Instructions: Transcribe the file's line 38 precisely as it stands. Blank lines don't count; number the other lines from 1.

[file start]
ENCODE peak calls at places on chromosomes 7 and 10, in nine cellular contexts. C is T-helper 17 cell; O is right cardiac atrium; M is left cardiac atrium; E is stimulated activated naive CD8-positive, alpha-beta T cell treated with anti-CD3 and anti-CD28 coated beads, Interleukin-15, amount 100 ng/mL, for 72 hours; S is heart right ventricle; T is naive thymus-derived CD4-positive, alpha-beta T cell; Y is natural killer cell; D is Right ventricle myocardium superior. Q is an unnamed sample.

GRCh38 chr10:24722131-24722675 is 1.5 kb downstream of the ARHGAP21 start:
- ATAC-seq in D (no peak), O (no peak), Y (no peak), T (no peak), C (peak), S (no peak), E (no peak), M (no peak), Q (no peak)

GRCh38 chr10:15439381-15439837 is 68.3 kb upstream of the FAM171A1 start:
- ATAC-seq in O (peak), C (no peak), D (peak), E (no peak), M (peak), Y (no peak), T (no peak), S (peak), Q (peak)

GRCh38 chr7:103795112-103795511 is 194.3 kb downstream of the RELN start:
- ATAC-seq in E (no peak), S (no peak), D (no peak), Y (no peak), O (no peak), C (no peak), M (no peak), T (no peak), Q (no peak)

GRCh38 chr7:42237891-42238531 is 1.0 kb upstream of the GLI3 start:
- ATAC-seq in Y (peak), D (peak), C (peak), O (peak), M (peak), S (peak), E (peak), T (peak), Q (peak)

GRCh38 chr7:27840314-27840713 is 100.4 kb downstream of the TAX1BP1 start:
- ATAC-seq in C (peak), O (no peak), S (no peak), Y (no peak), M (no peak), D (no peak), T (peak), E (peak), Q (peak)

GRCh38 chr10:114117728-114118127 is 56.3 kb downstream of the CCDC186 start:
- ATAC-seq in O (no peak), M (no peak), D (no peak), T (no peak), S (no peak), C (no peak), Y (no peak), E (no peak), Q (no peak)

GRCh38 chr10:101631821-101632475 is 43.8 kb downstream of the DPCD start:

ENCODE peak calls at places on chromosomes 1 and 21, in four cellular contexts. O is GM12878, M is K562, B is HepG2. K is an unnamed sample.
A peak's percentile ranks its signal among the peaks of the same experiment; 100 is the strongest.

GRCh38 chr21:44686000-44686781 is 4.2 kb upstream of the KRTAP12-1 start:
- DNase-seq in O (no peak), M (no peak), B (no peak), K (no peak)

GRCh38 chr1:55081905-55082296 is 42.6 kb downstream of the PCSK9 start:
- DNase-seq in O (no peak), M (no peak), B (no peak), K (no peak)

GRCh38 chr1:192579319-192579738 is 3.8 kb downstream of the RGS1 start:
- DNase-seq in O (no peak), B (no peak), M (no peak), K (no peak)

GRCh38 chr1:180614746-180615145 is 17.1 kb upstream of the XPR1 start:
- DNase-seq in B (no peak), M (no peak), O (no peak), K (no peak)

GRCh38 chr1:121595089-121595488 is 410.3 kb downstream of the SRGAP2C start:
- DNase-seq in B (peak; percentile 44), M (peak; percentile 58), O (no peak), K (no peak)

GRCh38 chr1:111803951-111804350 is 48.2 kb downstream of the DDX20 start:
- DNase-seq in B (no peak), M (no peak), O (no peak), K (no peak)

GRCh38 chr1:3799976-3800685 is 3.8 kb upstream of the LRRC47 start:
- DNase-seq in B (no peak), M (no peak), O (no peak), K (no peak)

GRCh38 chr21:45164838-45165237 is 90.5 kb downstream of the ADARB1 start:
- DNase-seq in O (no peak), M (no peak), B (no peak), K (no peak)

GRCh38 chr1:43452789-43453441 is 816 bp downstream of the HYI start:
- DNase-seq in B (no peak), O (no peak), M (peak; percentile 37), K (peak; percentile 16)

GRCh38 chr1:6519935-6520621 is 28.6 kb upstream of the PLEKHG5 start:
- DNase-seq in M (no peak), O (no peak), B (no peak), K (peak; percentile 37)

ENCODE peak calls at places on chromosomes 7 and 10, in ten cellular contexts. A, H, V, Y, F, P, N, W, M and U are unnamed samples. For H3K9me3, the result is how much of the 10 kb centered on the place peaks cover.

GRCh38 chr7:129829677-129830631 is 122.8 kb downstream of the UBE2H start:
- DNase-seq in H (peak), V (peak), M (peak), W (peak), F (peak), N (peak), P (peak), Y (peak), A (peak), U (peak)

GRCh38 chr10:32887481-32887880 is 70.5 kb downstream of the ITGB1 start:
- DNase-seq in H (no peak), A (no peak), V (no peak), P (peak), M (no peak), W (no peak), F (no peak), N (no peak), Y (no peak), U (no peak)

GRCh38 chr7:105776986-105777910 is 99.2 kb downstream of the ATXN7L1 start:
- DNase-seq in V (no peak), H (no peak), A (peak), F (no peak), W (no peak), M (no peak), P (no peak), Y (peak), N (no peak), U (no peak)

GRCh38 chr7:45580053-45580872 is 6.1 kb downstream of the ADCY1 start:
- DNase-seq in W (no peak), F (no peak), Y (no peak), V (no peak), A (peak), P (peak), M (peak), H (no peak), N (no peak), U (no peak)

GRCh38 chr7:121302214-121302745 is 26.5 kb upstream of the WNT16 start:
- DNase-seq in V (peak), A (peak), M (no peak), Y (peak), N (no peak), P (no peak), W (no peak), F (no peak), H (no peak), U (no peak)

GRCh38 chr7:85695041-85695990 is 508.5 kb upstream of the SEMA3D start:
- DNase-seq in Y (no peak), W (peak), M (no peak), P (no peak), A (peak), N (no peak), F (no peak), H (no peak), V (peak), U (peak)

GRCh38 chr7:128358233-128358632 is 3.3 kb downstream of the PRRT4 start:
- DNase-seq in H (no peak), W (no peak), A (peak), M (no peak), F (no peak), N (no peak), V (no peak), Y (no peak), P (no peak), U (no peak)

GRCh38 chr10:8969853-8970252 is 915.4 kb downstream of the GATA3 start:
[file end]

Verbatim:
GRCh38 chr7:129829677-129830631 is 122.8 kb downstream of the UBE2H start: